From a surgeon’s perspective, there are many reasons surgical sites should be small and correctly closed: infection risk, healing time, tissue damage and more. They understand patients link a surgeon’s capabilities, in great measure, to the appearance of the scar. Today’s social media focused, selfie-crazed society puts added pressure on appearance, making it even more important to patients for their scars to be unnoticeable.
With this in mind, surgeons turn to skin adhesives, staples, zip-like designs and sutures offering cosmetically pleasing results. But, despite patient demands, facilities continue buying into methods offering more tangible benefits, such as increased efficiency or lower infection risks.
For instance, Eric Storne, vice president of marketing at ZipLine Medical, said complications, such as surgical site infections, are a top concern as different federal reimbursement policies have been implemented. “We are seeing a movement away from the more invasive means of wound closure, particularly at the skin layer (that)… can create pathways for bacteria to be distributed within and colonize tissue,” he explained. The method his company recently launched does not puncture the skin, and it brings the two side of the incision together with even pressure.
Topical skin also adhesives feed into this trend, because they typically offer low maintenance. Polymers, such as octyl and butyl cyanoacrylates, offer innate characteristics, such as flexibility or strength, that seal the incision. “Different products have their own spin or formula resulting in slightly different outcomes,” Ryan Mancini, closure technology product manager at Aesculap, Inc., said.
Tweaks are still being made to this concept, but experts predict innovations will focus on sealing tissue internally. Adhesives have already been cleared to seal vessels together, and surgeons are able to use the product off-label other than the labeled hemostasis indication.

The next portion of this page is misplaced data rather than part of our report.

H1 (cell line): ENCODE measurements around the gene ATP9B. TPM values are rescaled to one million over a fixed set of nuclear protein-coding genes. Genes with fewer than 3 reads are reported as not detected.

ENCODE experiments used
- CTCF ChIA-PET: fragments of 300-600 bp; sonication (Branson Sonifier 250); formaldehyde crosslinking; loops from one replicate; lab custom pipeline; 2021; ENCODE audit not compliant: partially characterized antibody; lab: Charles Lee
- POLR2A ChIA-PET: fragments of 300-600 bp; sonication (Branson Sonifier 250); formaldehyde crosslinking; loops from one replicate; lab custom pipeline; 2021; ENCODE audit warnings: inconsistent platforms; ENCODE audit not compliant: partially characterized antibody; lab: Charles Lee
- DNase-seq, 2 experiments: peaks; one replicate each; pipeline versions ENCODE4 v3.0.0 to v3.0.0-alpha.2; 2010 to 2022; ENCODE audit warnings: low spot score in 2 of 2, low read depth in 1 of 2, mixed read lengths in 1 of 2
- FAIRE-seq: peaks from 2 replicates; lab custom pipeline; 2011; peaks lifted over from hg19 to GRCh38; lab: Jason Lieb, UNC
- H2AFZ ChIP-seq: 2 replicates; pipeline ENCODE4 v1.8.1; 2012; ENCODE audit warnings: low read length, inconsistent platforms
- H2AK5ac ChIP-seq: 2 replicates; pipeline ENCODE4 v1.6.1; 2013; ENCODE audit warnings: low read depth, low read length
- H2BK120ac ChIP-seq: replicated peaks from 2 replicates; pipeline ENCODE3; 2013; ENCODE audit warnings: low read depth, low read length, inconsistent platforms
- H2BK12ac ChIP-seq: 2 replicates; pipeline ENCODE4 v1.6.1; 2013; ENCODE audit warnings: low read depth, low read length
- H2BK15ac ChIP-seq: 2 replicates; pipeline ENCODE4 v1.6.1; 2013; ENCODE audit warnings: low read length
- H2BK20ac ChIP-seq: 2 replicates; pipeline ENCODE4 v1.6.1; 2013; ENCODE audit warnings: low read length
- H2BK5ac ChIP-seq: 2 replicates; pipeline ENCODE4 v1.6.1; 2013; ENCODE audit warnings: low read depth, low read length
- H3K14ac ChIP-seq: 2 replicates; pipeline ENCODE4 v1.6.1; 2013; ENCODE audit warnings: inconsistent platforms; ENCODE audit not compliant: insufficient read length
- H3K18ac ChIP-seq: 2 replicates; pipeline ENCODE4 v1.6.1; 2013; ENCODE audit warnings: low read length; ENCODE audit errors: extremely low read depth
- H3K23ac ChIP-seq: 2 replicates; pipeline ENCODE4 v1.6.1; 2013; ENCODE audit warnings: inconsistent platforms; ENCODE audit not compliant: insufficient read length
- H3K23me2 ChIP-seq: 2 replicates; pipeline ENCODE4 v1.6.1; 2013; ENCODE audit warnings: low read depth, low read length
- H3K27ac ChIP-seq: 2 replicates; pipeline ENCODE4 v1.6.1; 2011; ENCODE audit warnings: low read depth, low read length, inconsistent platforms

Non-invasive solutions, like glues and zip-like designs might be quicker, but surgeons still demand innovations in staples and sutures.
For example, Dr. K. Anthony Shibley, FACOG, prefers using absorbable subcuticular staples for their efficiency. He says the subcuticular nature of these staples eliminates piercing of the skin, and the absorbable feature means patients do not need a follow up appointment to have staples removed, which is a benefit to both parties. His patients find the wounds low maintenance, comfortable and aesthetically pleasing.
“The bottom line is that improved cosmesis can only occur with improved healing,” says John Shannon, of Incisive Surgical. He says dermis-to-dermis wound closure does not strangulate the tissue and creates an everted skin edge. All scars will tend to retract over time, so eversion of the skin incision will result in less prominent scarring, he explained.
These innovations are based off established approaches, and none of the experts expect radical departures anytime soon. They do, however, anticipate challenges.
- Inertia and the Status Quo: Traditional wound closure methods are still taught during training, with slow adoption of new technologies. “There does not seem to be a lot of cross-training amongst different surgical specialities,” Storne said. “Wound care protocols implemented in each hospital have inertia, since change requires not only new products, but large re-training and monitoring efforts.”
- Increased Barriers to Entry: Surgeons are not able to adopt new technology as quickly before, because purchasing committees are being established. While facilities can benefit from making more informed purchasing decisions, it also means surgeons do not have the opportunity to try new products right after they become available, or they could be met with resistance.
- Shift to Healthcare Marketplace: Facilities are shifting from a fee for service mindset to one centered on overall cost. Efficiency, cosmetic appearance and maintenance are all becoming more important.
- Patient Trends: “I think the challenges are not so much coming from technology but from the patient population and their comorbid conditions, whether it’s an underlying health condition or physical condition,” Liza Ovington, PhD, CWS, FACCWS, FAPWCA, wound healing and closure expert of Medical Affairs at Ethicon, said. For instance, incisions might take longer to close on obese patients, and challenges, such as impaired tissue perfusion and limited blood supply can impact the healing and subsequent cosmetic results. Sometimes the quality of patient tissue has already been compromised from previous procedures or radiation treatment, which might also impact cosmetic results.
This article was featured in the November/ December 2015 issue of Surgical Products. To see the complete issue, click HERE.